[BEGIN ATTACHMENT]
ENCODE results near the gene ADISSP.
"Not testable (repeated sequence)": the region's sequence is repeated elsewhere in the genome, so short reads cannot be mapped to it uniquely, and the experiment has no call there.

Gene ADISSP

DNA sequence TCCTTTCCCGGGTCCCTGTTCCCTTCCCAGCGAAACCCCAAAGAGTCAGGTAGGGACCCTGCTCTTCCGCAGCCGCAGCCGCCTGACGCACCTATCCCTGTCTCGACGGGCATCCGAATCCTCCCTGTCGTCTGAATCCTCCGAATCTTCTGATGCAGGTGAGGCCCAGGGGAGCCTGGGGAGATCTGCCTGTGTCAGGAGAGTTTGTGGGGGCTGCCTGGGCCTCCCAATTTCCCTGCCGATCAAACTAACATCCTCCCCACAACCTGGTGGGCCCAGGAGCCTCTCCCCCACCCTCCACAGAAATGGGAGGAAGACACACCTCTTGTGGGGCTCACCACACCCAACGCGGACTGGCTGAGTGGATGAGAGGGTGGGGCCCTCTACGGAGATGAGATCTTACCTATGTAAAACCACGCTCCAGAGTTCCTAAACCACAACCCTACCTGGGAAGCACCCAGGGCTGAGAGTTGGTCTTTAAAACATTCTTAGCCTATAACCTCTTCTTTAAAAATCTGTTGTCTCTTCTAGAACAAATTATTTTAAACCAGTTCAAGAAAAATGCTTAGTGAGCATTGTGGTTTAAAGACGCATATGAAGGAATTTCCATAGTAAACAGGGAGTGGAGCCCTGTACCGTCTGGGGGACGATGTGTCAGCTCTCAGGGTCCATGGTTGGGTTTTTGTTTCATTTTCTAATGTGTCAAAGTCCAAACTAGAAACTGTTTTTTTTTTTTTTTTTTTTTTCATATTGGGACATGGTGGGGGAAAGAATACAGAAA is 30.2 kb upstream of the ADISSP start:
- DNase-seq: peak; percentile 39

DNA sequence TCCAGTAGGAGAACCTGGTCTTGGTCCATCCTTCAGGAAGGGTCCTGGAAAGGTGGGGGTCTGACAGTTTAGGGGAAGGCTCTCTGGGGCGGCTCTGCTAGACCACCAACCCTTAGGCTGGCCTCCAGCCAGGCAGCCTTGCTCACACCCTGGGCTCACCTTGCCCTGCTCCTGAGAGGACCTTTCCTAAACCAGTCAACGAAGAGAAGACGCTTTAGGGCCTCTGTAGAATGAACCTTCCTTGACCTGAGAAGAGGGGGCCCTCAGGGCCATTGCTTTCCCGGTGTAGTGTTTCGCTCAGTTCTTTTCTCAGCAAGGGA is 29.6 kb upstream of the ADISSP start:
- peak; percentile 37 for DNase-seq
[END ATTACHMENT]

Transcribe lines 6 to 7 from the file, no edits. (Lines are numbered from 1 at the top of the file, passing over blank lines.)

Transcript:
DNA sequence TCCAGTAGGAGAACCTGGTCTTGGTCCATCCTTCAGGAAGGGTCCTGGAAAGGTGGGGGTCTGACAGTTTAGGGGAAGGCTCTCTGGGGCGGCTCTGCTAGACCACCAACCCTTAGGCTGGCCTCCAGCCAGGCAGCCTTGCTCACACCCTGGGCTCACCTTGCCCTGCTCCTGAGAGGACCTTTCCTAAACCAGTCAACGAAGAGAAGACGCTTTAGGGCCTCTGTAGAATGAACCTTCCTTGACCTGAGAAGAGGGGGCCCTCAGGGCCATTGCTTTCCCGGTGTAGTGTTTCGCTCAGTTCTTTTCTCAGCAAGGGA is 29.6 kb upstream of the ADISSP start:
- peak; percentile 37 for DNase-seq